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SyracuseSyracuse could become the first city in the state to “ban the box.”

City council members proposed a law banning employers from asking job applicants if they’ve ever been convicted of a crime unless they’re about to offer the job. This is supposed to help ex-convicts get work and not be prejudged.

The Post-Standard reports:

Councilors Jean Kessner and Khalid Bey said their so-called “ban the box’’ law — the first of its type in the state — would prevent job discrimination against ex-convicts, which is generally illegal under state law already.


But 44 cities in seven states already have “ban the box’’ laws, a phrase that refers to the box on a job application indicating a criminal conviction, said lawyer Alan Rosenthal of the Center for Community Alternatives.


Employers could inquire about the job applicant’s criminal history only after determining that the job is “of such sensitivity’’ that the inquiry is warranted. And employers could not inquire about criminal background at the beginning of the application process, but only at the end.

Business leaders oppose the idea and there are fears enforcement will be onerous for city workers.

Links of the Day:

– Buffalo Sabres owner Terry Pegula makes his case for fracking.

– More restaurants are opening in Sundays in Syracuse’s Armory Square.

– The Sony 2013 Photography Awards. Check out #27.

Some things Rochester Mayor Tom Richards said on 1180WHAM yesterday:

4 Responses to Ban the Box?

  1. What is the purpose of a job interview? I have interviewed many people for potential jobs over the years. My purpose was to find a person who would be an asset to the company. To determine this, you need to personally interview them and then check their references. You need to know what kind of person they are. A criminal history is part of who they are. It would be WRONG to not have this information during the decision making process. Your decision is only as good as the information you have. I would certainly question the qualifications of any lawmaker who would suggest that having facts is not an important part of any decision. Just my thoughts…..but it doesn’t surprise me in this era of political correctness over common sense and the acceptance of responsibility for your actions.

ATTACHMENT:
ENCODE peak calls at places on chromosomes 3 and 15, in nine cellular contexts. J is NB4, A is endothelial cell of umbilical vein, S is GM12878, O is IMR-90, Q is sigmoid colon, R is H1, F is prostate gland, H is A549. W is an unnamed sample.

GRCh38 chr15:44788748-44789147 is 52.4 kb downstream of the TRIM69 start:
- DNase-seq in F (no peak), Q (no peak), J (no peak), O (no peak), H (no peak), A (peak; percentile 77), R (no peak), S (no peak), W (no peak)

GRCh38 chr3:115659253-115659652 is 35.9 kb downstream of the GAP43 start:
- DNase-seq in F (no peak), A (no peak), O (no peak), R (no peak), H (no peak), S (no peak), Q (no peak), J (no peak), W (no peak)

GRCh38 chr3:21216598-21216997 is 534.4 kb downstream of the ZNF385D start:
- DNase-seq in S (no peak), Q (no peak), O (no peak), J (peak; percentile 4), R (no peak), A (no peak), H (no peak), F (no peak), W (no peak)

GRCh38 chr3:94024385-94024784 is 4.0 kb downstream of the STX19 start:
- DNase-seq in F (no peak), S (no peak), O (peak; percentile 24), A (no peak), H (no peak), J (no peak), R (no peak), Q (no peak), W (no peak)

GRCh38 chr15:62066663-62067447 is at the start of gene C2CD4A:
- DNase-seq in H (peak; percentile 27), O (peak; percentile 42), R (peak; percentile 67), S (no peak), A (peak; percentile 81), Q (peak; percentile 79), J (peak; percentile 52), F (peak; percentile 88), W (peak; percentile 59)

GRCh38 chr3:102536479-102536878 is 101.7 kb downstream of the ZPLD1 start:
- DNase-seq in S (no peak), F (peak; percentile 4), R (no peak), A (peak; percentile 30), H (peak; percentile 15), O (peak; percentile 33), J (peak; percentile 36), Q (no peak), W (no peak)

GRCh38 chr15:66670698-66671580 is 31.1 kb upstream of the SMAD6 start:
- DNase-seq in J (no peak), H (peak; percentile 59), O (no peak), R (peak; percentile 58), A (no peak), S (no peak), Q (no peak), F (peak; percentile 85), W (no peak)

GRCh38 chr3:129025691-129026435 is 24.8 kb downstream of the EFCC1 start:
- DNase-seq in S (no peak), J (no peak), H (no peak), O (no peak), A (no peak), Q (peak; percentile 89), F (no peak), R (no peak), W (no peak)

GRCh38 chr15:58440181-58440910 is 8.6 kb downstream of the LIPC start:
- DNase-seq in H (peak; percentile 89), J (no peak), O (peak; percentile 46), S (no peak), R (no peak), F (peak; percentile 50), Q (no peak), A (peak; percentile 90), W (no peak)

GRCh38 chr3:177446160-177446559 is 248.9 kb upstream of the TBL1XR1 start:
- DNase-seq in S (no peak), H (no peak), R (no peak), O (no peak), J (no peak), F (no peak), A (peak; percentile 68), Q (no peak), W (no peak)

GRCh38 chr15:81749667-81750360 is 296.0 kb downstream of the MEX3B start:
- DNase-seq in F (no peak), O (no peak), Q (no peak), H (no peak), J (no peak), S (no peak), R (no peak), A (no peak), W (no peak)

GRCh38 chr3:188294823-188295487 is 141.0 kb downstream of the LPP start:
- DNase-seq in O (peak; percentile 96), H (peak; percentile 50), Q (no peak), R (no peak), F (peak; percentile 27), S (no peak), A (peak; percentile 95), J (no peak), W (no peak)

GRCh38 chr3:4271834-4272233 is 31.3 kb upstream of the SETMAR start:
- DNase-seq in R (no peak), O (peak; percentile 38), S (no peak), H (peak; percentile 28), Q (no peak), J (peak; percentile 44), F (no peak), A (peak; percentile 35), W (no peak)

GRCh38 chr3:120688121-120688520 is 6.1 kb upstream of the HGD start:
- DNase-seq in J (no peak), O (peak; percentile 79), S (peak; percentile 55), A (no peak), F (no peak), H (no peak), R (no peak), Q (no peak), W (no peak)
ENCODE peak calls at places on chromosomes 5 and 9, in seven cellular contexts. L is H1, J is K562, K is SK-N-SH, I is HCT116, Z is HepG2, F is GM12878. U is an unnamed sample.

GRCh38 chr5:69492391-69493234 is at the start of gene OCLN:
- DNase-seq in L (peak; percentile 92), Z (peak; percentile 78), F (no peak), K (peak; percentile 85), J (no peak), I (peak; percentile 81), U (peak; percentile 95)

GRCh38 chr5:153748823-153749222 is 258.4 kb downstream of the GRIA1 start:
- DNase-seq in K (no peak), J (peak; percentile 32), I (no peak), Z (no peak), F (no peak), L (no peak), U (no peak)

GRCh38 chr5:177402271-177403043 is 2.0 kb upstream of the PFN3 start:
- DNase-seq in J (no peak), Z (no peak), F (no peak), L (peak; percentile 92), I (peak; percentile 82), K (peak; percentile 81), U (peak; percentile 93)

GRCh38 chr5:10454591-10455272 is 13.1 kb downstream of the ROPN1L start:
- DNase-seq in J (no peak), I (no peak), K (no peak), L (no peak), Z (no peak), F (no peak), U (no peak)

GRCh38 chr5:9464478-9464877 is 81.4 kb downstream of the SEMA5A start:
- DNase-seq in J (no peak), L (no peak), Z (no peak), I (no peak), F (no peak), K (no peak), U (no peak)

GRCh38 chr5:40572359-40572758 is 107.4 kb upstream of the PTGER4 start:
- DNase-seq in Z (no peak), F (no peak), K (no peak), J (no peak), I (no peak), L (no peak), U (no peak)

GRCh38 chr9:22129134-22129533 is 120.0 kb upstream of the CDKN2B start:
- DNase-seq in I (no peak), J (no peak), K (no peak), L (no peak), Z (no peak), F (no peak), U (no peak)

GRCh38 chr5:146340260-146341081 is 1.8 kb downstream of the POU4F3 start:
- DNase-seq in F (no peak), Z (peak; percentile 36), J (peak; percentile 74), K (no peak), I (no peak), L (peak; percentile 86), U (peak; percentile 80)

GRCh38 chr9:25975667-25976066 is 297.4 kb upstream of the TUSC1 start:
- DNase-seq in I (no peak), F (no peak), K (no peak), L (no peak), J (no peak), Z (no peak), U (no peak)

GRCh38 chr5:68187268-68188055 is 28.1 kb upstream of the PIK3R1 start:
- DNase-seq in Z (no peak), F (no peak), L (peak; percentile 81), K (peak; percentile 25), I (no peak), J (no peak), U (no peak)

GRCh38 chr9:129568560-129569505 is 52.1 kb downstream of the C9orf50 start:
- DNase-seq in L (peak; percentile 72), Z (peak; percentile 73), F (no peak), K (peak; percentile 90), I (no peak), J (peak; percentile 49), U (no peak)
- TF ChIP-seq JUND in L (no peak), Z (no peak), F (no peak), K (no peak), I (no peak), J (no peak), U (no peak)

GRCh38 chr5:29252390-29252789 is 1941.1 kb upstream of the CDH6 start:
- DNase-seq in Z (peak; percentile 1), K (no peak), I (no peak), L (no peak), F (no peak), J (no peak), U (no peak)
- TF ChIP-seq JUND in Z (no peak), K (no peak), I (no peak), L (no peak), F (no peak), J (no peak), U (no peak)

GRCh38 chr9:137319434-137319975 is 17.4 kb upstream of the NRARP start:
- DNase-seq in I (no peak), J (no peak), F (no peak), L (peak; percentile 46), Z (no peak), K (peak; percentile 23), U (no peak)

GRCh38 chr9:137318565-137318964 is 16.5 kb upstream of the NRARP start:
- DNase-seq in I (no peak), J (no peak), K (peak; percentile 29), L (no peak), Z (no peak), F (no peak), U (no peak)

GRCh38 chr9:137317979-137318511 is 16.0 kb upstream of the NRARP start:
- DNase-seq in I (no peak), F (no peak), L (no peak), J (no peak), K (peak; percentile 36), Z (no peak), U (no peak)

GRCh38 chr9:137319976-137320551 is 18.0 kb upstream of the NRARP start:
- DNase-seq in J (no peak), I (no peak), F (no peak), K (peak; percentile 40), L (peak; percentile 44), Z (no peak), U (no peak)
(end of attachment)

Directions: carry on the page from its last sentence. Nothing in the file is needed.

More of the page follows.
2. It wastes the time of both the employer and applicant when you are not allowed to find out about disqualifying criteria until you are ready to offer a job. The reality is that there are consequences for breaking the law and difficulty in future employment is one of them. Employers should have the right to rule out a potentially violent coworker or someone who has otherwise shown him/herself to be a poor fit for the position.

  3. I think it would be very helpful to get people who have served their time back into society.

  4. February 16, 2013 at 8:28 pm enoch thompson responds:

    This law makes a good deal of sense. Without laws like these society is creating a permanent underclass of unemployable people. Many people convicted of crimes want to work and support themselves and their families instead of relying on government benefits. It is irrational to complain that these people have lost the chance to be employed and at the same time whine that they are dependent on taxpayers or support.

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